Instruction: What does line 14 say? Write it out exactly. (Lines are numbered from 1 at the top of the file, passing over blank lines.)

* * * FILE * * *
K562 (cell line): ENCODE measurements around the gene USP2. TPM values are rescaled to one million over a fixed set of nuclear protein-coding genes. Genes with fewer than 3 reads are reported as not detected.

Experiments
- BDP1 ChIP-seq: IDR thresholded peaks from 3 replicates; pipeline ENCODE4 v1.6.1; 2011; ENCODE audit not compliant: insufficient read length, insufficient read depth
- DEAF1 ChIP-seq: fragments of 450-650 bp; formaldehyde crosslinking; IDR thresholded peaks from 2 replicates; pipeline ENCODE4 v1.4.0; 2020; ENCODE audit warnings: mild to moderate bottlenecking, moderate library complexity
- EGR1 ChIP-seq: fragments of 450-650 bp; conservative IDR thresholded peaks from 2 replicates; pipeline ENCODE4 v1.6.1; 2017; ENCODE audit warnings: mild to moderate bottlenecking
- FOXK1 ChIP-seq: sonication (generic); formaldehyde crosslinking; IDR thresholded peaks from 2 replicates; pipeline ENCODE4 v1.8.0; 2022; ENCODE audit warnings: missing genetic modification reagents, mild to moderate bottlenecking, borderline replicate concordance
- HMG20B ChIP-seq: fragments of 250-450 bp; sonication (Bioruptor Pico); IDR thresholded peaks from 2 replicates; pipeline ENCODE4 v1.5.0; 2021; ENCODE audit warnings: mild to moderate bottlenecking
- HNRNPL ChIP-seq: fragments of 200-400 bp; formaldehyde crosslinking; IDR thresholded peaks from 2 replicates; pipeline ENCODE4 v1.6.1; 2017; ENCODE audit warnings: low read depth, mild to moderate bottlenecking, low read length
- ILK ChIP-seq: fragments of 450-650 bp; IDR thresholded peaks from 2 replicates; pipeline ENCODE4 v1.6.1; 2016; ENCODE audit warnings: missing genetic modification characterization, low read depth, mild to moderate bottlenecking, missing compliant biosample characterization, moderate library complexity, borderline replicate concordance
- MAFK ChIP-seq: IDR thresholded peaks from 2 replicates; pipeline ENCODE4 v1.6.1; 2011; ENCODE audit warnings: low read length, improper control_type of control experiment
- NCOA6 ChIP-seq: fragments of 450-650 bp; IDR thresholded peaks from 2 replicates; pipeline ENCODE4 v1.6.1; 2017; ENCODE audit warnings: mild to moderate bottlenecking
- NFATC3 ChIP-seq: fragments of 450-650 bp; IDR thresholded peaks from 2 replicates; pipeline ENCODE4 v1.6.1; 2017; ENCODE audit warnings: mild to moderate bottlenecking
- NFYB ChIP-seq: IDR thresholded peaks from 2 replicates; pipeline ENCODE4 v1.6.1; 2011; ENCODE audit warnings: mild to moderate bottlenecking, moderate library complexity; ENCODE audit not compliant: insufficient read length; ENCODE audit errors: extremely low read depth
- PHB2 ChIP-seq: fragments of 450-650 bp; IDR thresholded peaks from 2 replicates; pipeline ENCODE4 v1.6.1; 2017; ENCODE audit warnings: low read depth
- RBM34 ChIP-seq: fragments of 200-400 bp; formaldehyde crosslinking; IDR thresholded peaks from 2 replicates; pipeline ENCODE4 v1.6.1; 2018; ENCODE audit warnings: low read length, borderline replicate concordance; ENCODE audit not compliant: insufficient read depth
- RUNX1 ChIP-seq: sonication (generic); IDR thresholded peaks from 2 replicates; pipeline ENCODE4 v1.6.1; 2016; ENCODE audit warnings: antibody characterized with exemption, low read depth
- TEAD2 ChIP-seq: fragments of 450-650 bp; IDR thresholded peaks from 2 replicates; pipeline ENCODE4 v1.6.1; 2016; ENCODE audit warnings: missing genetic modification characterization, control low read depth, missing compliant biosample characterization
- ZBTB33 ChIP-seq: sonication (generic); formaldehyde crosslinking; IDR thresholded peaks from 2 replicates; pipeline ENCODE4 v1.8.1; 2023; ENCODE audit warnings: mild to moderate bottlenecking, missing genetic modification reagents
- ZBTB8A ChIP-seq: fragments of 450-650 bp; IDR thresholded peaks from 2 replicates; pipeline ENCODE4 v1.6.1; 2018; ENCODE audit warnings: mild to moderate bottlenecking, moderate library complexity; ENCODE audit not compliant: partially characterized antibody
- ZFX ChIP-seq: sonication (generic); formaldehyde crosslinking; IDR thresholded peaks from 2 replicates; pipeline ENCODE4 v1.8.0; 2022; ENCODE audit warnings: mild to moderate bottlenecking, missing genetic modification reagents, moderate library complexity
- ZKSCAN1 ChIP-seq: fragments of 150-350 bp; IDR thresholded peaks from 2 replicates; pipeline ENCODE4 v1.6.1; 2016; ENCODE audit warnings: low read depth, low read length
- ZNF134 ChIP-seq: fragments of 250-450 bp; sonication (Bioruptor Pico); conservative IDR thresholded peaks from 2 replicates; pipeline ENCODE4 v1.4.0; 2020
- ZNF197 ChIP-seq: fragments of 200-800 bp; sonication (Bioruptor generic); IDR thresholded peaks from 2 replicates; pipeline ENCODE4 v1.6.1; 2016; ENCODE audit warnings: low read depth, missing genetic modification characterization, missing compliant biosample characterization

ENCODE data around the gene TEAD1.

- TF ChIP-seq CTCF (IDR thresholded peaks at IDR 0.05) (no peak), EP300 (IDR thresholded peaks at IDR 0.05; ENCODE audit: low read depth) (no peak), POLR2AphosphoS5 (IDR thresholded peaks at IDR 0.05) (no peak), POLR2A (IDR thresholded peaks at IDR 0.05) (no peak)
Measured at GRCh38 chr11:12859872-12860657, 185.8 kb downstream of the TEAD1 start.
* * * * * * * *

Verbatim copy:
- PHB2 ChIP-seq: fragments of 450-650 bp; IDR thresholded peaks from 2 replicates; pipeline ENCODE4 v1.6.1; 2017; ENCODE audit warnings: low read depth